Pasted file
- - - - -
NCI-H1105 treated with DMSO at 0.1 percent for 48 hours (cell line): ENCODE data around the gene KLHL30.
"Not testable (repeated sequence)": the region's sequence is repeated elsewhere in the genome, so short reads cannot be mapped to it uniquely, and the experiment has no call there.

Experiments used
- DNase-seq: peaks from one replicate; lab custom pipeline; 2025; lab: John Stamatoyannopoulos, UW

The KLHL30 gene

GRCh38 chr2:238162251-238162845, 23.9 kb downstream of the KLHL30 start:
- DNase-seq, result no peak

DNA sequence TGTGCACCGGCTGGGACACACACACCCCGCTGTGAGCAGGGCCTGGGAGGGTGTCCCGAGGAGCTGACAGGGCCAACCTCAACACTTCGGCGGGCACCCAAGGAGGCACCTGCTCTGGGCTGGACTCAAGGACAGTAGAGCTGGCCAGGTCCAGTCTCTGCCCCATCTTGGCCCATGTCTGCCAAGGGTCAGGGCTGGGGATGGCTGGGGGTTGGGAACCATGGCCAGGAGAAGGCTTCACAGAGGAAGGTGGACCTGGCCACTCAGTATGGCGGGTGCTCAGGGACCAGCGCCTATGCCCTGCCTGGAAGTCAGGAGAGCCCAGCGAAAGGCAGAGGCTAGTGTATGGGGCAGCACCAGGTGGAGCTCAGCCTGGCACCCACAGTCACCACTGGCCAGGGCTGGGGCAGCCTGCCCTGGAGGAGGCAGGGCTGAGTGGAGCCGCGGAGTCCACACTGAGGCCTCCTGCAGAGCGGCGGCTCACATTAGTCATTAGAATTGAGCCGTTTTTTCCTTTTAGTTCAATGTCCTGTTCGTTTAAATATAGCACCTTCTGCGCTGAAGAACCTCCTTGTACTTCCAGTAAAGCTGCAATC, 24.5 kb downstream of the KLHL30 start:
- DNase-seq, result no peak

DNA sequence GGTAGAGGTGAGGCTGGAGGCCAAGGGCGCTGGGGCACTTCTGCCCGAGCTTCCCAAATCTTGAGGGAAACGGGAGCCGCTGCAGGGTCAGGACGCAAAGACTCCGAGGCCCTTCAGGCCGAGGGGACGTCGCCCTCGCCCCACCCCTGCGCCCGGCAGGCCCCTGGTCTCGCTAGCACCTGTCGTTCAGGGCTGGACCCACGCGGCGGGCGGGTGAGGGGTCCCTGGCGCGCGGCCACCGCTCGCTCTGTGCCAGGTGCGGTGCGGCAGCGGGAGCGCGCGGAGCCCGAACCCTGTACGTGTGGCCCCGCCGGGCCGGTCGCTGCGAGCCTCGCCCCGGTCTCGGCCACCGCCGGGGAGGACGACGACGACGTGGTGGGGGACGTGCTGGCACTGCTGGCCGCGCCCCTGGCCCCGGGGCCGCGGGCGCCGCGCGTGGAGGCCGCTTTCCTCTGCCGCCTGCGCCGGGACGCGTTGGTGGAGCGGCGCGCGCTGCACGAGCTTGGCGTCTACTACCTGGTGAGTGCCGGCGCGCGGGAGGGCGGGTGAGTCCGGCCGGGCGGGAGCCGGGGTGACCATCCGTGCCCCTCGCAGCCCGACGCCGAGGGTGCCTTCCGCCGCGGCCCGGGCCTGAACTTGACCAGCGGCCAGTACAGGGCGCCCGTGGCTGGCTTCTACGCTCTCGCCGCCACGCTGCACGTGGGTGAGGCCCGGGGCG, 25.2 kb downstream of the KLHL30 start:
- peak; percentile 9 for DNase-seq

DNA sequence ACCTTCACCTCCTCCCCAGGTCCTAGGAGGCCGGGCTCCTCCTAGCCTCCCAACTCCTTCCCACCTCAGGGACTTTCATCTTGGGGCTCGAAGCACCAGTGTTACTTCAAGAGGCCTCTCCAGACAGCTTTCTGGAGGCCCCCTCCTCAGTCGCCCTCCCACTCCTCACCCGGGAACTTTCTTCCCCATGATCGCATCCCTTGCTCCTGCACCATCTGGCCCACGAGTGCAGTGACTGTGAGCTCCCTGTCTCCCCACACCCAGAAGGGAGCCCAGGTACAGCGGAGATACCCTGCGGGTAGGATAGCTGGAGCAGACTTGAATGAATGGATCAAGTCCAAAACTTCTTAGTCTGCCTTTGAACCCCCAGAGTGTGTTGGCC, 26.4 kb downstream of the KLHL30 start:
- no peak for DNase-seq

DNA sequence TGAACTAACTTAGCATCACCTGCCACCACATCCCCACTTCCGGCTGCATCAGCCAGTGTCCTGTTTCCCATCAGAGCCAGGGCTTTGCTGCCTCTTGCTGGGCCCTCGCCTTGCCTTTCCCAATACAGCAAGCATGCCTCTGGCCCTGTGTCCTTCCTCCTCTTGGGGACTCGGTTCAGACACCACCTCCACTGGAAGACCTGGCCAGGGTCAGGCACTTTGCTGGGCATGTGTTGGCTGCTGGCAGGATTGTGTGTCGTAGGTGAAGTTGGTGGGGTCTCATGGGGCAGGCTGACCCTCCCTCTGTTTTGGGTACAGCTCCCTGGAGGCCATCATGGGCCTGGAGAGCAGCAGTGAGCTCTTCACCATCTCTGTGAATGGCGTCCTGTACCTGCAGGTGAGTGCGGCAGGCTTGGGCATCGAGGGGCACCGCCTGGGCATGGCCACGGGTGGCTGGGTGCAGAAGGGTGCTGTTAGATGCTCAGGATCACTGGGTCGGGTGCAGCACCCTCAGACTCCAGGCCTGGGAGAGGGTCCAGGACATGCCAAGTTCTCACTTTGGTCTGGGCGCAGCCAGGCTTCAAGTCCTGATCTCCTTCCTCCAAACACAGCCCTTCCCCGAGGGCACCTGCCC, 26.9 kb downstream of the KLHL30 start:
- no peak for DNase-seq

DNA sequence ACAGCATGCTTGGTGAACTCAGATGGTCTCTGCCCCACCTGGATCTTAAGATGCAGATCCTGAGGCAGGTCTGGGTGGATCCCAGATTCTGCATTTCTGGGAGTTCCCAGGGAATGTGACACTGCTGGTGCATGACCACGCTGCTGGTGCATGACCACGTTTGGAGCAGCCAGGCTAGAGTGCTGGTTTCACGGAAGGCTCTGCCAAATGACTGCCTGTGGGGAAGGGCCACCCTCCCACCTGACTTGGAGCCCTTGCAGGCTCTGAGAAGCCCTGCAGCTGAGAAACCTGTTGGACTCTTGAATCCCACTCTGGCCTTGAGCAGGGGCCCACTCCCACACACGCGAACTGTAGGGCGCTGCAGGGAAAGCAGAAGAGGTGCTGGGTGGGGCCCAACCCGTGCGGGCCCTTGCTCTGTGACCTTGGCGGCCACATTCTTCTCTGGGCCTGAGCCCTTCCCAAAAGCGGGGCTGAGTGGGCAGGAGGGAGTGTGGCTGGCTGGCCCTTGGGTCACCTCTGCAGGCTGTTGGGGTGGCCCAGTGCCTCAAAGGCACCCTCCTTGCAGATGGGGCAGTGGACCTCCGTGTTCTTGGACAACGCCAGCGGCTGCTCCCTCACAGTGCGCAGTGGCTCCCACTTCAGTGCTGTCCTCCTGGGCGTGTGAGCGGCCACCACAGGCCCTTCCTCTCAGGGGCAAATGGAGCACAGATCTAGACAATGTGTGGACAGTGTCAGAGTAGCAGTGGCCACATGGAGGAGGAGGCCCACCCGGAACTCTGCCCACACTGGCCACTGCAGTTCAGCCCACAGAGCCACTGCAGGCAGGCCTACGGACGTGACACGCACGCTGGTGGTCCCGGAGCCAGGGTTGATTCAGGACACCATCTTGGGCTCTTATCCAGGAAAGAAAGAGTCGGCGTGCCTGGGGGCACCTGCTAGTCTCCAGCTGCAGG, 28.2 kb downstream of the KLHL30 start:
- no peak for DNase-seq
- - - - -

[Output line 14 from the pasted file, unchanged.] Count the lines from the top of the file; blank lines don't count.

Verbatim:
DNA sequence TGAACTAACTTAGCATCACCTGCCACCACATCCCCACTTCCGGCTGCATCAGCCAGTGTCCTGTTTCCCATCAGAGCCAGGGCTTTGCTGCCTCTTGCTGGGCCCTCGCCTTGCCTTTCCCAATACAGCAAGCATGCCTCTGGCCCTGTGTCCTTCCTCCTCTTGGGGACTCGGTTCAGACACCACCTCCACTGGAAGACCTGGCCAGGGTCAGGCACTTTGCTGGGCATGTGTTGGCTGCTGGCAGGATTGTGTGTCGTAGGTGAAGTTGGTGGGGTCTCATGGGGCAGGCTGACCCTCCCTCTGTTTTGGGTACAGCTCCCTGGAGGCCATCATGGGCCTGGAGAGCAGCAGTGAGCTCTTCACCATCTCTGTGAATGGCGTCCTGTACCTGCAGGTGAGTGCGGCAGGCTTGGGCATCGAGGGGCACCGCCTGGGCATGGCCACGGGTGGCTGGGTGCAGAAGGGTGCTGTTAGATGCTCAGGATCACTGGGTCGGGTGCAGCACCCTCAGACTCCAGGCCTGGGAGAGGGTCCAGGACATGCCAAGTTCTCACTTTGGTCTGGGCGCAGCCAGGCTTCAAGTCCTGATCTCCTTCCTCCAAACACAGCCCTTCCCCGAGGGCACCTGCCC, 26.9 kb downstream of the KLHL30 start: